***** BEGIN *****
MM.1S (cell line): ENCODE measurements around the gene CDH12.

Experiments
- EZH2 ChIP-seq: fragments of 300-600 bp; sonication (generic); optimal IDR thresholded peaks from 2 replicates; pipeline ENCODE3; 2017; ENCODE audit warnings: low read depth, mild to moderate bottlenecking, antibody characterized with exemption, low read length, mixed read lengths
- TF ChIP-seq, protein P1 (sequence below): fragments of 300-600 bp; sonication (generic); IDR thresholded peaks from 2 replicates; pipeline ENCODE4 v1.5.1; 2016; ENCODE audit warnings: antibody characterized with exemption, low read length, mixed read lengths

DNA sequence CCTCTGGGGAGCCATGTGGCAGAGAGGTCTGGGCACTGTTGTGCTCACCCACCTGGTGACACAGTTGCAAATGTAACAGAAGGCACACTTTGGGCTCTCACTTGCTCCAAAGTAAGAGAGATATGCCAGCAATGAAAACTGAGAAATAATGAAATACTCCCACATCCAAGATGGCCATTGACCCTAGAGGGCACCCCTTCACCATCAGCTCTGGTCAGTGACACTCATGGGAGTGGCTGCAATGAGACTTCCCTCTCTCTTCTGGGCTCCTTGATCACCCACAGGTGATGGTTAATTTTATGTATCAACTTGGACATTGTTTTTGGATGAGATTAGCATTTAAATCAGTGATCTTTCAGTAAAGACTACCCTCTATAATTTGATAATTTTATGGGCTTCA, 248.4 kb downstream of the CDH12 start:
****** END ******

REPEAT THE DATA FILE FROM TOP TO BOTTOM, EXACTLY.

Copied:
MM.1S (cell line): ENCODE measurements around the gene CDH12.

Experiments
- EZH2 ChIP-seq: fragments of 300-600 bp; sonication (generic); optimal IDR thresholded peaks from 2 replicates; pipeline ENCODE3; 2017; ENCODE audit warnings: low read depth, mild to moderate bottlenecking, antibody characterized with exemption, low read length, mixed read lengths
- TF ChIP-seq, protein P1 (sequence below): fragments of 300-600 bp; sonication (generic); IDR thresholded peaks from 2 replicates; pipeline ENCODE4 v1.5.1; 2016; ENCODE audit warnings: antibody characterized with exemption, low read length, mixed read lengths

DNA sequence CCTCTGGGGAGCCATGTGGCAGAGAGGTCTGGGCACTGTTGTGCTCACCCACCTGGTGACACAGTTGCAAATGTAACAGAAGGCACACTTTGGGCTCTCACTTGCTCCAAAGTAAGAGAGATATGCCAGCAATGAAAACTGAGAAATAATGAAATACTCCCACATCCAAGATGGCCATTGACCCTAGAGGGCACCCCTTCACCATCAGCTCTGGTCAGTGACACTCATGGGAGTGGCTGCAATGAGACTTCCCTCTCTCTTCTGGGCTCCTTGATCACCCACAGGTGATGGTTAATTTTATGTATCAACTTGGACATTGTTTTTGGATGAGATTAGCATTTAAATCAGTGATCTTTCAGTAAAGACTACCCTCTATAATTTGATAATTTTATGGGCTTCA, 248.4 kb downstream of the CDH12 start: